which made the videos ‘Camp Gyno‘ and ‘First Moon Party‘ (“Hi, do you make vagina cakes?”) to advertise its period care package subscription service. The ads bring joy even to people who’ll never have any use for a tampon (read: Me).
“People are dying to have an open, frank conversation and they want to talk in a very straight way,” – founder Naama Bloom.
If you can facilitate a conversation that people already want to be having, and you’re selling a semi-decent product that resonates with them, you’re in for an absolute treat.
#4: The Dollar Shave Club – just plain entertaining.
I think we can reasonably assume that quite a few people looked at the video and thought “Ah, what the hell, I’ll get one.”
All of these crowd-rallying phenomena have a few things in common:
- Unexpected. Somebody tried to do a “me-too” Tuna Salad on Kickstarter, but to no avail. It’s already old news, entering the “I’ve seen this before” junk zone. It’s only when things break from our expected patterns that we sit up and take notice.
- Concrete. Look at all the examples we have. A period party. A whale named Splashy Pants. Buying pizza and sending it to a specific room. Replacing Barbie with Goldie the Engineer. They’re all relatively simple concepts. (Unexpected + Concrete = Memorable.)
- Finite. The nice thing about donating to a potato salad Kickstarter campaign: You know that the potato salad will get made. You achieved something. The same thing applies when we choose to send a pizza to a child with cancer over donating to cancer research. The former achieves something, you can see the smile on the child’s face. The latter is a relatively faceless, amorphous problem that seems bottomless. (Concrete + Finite = Achievable, Compelling.)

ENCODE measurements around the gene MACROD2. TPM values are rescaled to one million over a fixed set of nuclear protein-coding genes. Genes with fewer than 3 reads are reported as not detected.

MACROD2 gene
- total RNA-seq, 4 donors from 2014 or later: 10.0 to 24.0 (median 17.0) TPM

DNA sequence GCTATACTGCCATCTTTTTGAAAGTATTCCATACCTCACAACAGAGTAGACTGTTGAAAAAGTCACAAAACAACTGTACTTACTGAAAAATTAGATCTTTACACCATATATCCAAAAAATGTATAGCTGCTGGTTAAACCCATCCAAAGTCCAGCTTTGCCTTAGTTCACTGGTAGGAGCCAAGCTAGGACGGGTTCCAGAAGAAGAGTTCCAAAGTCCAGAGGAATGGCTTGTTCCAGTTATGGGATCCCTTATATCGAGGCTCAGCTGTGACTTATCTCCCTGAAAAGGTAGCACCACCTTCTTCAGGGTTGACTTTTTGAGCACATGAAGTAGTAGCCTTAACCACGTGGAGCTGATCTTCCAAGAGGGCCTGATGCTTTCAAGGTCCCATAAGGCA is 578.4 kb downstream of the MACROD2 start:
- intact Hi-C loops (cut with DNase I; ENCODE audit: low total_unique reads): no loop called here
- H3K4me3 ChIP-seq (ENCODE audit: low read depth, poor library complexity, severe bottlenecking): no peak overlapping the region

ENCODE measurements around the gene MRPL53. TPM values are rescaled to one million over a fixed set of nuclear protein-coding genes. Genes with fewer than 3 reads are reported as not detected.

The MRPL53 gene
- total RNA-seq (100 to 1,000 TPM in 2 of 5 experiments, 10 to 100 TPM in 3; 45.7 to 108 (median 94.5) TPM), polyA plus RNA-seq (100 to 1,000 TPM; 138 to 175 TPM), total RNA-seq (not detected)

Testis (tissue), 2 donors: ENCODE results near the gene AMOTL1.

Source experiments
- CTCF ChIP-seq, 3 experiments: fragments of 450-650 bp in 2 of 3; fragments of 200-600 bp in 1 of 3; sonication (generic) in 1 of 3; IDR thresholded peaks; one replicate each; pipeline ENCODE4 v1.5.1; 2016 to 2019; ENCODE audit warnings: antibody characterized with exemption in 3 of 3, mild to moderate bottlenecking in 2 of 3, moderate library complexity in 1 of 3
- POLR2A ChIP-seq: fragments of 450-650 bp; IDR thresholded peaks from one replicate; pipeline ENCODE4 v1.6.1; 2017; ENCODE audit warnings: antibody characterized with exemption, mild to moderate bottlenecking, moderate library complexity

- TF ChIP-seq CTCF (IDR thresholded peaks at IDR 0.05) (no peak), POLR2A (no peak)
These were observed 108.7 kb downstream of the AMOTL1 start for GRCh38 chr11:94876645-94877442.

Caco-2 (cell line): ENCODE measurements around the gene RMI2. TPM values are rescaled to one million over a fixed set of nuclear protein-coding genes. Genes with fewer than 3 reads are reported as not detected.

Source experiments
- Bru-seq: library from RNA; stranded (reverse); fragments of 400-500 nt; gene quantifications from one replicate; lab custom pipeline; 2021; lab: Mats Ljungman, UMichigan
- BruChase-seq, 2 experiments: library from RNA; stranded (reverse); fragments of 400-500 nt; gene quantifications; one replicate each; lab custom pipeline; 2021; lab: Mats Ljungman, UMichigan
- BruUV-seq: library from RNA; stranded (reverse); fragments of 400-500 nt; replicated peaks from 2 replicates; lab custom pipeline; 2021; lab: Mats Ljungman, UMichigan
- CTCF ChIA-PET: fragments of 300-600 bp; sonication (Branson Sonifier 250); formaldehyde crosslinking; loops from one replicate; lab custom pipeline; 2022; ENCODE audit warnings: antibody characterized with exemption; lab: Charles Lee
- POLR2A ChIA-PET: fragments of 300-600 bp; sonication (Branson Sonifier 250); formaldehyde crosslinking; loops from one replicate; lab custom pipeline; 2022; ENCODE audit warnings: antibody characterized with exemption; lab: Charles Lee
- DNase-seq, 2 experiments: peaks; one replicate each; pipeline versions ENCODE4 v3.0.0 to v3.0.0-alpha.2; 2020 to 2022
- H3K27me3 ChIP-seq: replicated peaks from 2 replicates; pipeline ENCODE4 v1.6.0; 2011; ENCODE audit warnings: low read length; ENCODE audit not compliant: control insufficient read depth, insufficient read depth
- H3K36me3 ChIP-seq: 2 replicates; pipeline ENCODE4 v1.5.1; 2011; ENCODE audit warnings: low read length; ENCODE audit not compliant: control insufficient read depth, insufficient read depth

- Social currency. We’re social creatures, and we’re wired to love anything that gives us social currency. A good conversation starter is worth paying for, especially if it makes us look and/or feel good! Upworthy’s study on Attention-Minutes reveal that we don’t actually share what we read- we share what we want others to think we read.
So that’s the “secret sauce”, and it’s really a lot of hard work. You have to do something genuinely interesting, you have to make it something memorable, identifiable, communicable and worth telling your friends about.
That’s all there is to it! 😛
RECAP: Ultimately, customer acquisition is all about (1) getting the right people in the door, and (2) convincing them to take action.
1: Be deeply interesting.
Getting people in the door is tough because people are weary from being bombarded with too much uninteresting information. The real challenge is simply to be deeply interesting to your target audience. This typically involves a lot of preparation and research. People are always on the lookout for other people who either surprise them with their wit, or impress them with their overwhelming work ethic.
2: Remember that it’s partially a number’s game.
Not everybody who looks, acts. Hundreds of thousands of people have read about the potato salad Kickstarter campaign, but ‘only’ 6000+ people contributed. You can and should always try to improve your conversion rate, but it’s worth remembering that doubling your visitors can sometimes be easier than doubling your conversion rate.
Facilitate conversations. Be remarkable.
So what’s the Potato Salad Guy going to do with all that money? “One thing’s for sure, that money will not go in my pocket. Or into my friends’ pockets,” Brown told Mashable. “This is about something way more than us.”